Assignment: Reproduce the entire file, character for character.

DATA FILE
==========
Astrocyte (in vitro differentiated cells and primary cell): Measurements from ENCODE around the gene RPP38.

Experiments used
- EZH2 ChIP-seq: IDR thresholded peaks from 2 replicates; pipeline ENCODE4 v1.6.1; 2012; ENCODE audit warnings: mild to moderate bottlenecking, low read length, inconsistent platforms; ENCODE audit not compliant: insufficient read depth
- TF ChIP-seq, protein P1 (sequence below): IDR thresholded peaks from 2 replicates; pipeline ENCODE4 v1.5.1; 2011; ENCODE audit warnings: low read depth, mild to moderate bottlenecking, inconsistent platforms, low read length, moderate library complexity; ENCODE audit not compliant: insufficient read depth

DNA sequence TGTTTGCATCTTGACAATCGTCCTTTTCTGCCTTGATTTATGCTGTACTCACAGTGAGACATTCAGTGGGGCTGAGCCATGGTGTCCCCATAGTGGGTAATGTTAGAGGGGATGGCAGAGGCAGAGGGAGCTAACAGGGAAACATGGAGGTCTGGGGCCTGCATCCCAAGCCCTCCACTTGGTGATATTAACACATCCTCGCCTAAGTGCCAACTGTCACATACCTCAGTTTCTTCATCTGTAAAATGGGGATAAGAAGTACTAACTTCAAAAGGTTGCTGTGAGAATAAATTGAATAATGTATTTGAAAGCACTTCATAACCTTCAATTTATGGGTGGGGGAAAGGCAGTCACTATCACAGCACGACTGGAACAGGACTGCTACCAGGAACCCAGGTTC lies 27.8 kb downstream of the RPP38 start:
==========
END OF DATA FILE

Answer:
Astrocyte (in vitro differentiated cells and primary cell): Measurements from ENCODE around the gene RPP38.

Experiments used
- EZH2 ChIP-seq: IDR thresholded peaks from 2 replicates; pipeline ENCODE4 v1.6.1; 2012; ENCODE audit warnings: mild to moderate bottlenecking, low read length, inconsistent platforms; ENCODE audit not compliant: insufficient read depth
- TF ChIP-seq, protein P1 (sequence below): IDR thresholded peaks from 2 replicates; pipeline ENCODE4 v1.5.1; 2011; ENCODE audit warnings: low read depth, mild to moderate bottlenecking, inconsistent platforms, low read length, moderate library complexity; ENCODE audit not compliant: insufficient read depth

DNA sequence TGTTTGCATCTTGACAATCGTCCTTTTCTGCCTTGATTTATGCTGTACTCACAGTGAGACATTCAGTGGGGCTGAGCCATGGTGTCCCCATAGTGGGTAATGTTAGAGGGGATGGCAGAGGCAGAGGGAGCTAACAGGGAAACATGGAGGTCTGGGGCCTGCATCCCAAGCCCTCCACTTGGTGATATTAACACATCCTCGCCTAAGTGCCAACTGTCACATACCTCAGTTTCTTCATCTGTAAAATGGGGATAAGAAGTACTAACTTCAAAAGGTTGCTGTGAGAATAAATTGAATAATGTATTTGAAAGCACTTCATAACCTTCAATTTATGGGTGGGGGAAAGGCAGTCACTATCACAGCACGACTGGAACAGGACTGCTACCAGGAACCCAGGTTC lies 27.8 kb downstream of the RPP38 start: